Although one would not guess it from the look of him, Darian is a fairly competent adventurer. Even more unpredictable is his specialty - Darian is a necromancer, although this is not known to most of the patrons and staff of the Mausoleum.
Despite this odd choice of specialization, Darian has somehow escaped the corruption that is so common among others of his specialty. Most likely, it is because he lacks the ambition that drives most necromancers - he has never desired power over life and death, never dreamed of respect and fear from his peers, never sought to delve into the great mysteries of death. Indeed, his greatest desire has always been simply to own a tavern.
Throughout his career, this lack of drive prevented the full development of his powers, and yet it also saved his soul from certain damnation.
Now, Darian not only runs and owns a tavern, he also pays Alus’s salary and maintains the catacombs and graveyard. Of course, the maintenance of a moderately large graveyard requires a fair bit of money, especially since he occasionally needs to acquire components for spells to banish ghosts and other spectres.
To raise this money, Darian utilizes his necromantic powers to speak with the dead who reside in the catacombs. Among the first spirit whom he conversed with was an ancient chef for the royal family. It is from this individual that Darian gained the ability to give his foods such quality.
And yet, the bar alone cannot raise the amounts of money Darian needs. And this is why Darian offers his services after the closure of his tavern. Anyone who knows of what he offers (and is willing to pay a moderately large sum of gold) can ask him to let them speak with any of the corpses in the catacombs. Among these illustrious dead are any number of adventurers, politicians, and scholars, as well as the more numerous pieces of street-scum. This is how Darian makes the majority of the wealth he needs, even though he has a client only once every few weeks.
Adjusting The Mausoleum
In another setting, where necromancy is inherently evil, where cemeteries no longer exist, or where, for some reason, the current form of the Mausoleum is unacceptable, I recommend substituting a library for the graveyard. Alus can become a librarian, Taryne one of the government official who previously maintained the library, Darian an accomplished scholar, who may have written some books of his own, and Dranus an exterminator who frequently requires the blueprints for buildings he purges.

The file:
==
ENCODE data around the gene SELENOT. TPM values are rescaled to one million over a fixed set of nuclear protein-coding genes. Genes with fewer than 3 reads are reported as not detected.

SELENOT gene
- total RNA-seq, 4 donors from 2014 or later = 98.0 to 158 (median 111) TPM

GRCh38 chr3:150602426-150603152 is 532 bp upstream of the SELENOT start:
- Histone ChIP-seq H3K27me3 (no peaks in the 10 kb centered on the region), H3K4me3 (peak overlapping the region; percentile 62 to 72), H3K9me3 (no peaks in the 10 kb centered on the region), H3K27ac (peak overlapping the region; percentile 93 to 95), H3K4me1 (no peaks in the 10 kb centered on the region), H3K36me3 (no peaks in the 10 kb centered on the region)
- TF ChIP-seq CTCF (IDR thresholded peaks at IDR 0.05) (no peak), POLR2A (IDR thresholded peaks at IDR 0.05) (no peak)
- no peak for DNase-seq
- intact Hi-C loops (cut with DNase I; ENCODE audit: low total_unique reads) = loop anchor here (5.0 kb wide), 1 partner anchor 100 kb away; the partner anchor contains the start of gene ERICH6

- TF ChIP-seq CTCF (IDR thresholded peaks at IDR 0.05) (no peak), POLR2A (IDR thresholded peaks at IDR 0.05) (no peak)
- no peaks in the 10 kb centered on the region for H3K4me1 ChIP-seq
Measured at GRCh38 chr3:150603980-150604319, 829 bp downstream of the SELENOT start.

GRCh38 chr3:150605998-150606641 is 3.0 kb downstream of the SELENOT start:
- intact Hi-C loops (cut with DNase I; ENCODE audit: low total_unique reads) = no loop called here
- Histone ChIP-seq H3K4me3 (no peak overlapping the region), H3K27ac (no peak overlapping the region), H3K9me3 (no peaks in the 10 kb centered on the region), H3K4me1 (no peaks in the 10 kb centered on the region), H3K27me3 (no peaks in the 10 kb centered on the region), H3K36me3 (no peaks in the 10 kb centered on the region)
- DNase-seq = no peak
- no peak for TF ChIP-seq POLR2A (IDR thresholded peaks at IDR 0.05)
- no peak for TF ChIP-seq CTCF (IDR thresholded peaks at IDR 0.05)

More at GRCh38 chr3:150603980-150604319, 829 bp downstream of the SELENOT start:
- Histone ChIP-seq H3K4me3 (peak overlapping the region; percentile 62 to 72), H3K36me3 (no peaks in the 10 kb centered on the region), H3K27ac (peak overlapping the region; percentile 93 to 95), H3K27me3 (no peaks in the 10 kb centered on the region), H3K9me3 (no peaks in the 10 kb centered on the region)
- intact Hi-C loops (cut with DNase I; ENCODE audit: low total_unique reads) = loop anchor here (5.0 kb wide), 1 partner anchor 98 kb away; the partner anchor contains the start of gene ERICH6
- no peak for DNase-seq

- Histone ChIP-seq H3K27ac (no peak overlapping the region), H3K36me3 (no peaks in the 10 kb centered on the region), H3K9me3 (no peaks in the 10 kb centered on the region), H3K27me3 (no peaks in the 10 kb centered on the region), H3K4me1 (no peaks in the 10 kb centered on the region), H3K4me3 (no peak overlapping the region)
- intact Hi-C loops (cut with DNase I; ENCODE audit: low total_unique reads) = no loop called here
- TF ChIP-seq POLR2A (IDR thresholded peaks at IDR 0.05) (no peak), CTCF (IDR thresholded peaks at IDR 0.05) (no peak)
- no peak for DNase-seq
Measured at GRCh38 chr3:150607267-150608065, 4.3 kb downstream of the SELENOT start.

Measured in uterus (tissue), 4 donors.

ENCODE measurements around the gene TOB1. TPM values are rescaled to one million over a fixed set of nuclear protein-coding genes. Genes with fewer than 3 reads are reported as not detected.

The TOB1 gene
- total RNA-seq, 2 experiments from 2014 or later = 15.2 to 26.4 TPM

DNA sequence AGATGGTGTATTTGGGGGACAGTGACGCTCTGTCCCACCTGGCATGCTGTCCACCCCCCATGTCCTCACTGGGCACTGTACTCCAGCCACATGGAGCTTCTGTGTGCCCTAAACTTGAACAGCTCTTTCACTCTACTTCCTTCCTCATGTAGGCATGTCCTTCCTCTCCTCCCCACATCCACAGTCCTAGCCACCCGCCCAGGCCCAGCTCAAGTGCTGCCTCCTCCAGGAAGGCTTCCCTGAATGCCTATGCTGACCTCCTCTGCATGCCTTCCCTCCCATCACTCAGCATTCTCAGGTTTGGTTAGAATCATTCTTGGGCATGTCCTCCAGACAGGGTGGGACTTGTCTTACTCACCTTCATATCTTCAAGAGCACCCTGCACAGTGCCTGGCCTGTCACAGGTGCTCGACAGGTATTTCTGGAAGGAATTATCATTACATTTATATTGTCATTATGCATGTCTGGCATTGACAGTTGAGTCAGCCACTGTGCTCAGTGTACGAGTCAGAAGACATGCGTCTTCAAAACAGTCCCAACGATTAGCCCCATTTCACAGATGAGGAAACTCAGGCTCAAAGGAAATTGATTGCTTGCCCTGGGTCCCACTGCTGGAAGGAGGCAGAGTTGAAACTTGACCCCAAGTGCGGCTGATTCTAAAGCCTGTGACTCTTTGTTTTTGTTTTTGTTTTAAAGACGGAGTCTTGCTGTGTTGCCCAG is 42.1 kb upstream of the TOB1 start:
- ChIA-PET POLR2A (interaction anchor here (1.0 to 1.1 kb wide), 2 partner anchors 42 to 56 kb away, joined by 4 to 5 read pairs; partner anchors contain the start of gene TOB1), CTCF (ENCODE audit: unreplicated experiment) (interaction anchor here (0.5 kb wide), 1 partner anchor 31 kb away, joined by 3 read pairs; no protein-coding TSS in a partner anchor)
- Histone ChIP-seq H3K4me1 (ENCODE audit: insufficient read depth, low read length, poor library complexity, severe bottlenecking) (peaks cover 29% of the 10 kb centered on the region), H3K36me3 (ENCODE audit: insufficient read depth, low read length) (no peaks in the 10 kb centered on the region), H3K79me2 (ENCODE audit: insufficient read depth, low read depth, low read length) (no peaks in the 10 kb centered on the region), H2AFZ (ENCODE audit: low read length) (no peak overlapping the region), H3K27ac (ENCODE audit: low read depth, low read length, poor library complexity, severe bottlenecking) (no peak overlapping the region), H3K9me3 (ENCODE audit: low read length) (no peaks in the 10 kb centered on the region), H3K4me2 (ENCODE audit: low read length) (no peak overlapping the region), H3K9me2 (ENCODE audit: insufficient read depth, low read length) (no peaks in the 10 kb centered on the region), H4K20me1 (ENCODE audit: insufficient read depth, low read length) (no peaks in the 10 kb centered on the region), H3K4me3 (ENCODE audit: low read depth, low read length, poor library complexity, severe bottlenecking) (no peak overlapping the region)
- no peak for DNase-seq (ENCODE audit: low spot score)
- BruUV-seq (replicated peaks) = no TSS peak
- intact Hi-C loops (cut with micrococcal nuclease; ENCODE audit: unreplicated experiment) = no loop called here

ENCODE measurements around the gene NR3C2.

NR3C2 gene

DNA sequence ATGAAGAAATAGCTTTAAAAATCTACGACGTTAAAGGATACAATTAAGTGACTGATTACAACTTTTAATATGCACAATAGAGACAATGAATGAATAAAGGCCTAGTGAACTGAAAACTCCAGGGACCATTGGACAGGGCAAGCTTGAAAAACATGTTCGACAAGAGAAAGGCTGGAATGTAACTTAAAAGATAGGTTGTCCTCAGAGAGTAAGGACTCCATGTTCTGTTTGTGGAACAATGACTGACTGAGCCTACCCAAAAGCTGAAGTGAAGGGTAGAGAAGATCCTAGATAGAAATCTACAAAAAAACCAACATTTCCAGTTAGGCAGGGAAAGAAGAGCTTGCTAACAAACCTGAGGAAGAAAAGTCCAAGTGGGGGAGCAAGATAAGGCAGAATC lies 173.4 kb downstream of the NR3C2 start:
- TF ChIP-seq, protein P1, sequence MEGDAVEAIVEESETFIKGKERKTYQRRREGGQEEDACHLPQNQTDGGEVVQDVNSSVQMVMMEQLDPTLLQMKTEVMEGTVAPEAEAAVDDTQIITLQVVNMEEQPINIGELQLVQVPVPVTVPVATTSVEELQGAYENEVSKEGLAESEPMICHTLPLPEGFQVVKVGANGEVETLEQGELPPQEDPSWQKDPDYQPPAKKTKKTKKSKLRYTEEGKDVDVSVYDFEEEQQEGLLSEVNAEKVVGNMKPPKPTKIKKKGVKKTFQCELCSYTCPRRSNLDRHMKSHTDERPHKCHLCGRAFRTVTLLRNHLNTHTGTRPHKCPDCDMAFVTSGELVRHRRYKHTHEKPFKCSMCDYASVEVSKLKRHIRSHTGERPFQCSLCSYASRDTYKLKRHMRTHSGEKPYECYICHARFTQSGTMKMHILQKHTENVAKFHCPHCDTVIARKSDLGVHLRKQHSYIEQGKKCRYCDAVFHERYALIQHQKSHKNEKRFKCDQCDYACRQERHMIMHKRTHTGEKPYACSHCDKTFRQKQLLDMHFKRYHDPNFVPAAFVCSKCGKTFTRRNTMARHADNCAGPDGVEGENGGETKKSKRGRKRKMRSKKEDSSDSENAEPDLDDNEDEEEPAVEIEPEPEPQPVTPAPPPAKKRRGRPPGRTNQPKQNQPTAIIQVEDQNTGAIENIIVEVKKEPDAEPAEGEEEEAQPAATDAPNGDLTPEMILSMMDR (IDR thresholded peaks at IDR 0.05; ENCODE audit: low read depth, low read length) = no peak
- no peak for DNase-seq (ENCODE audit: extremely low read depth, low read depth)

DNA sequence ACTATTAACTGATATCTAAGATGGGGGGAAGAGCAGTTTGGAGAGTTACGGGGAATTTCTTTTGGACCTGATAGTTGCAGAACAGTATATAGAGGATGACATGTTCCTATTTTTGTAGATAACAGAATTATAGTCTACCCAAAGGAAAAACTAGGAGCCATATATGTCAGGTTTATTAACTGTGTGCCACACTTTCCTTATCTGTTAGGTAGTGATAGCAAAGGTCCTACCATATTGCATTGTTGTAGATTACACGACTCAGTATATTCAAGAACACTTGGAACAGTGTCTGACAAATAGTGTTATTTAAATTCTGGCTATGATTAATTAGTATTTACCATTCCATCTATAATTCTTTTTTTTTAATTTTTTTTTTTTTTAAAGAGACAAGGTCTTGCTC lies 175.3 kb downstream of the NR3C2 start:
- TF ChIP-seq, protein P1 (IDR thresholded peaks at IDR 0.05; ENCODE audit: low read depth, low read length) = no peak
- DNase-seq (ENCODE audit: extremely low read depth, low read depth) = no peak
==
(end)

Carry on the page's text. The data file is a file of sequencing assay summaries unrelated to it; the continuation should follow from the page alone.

The Mausoleum is really intended more as a resource for the players, and a place to recuperate, than as a major adventure hook. Nonetheless, some ideas are mentioned below:
1. Something Nasty in the Catacombs:
Some sort of undead or carrion eater has made a home in the catacombs below the cemetery. Darian needs it exterminated, because it’s too powerful for his modest talent. Perhaps Alus has been captured by it, if you want to increase the tension.
This is a possible way for the PC’s to be informed of Darian’s alternate services.
2. Something Rotten in the City:
An officer other than Dranus has found out about Darian’s alternate services, and launches a discrete investigation. Dranus, unwilling to lose his contact, warns Darian. If the PCs don’t want to lose their contact, they’ll need to convince numerous local lawmakers to edit the grave-robbing definition, and they’ll have to do it before this officer can make an arrest.
Sergeant Dranus Breilan
A city watchman who frequents the Mausoleum, finding its services an enormous benefit.
The gravedigger in charge of the cemetary just outside the tavern, Alus is a regular, as well as a close friend and aid of Darian.
Essentially the Mausoleum’s bouncer, Taryne is the last remnant of what was once a fine temple.
EDIT: Changed most of the people to stubs.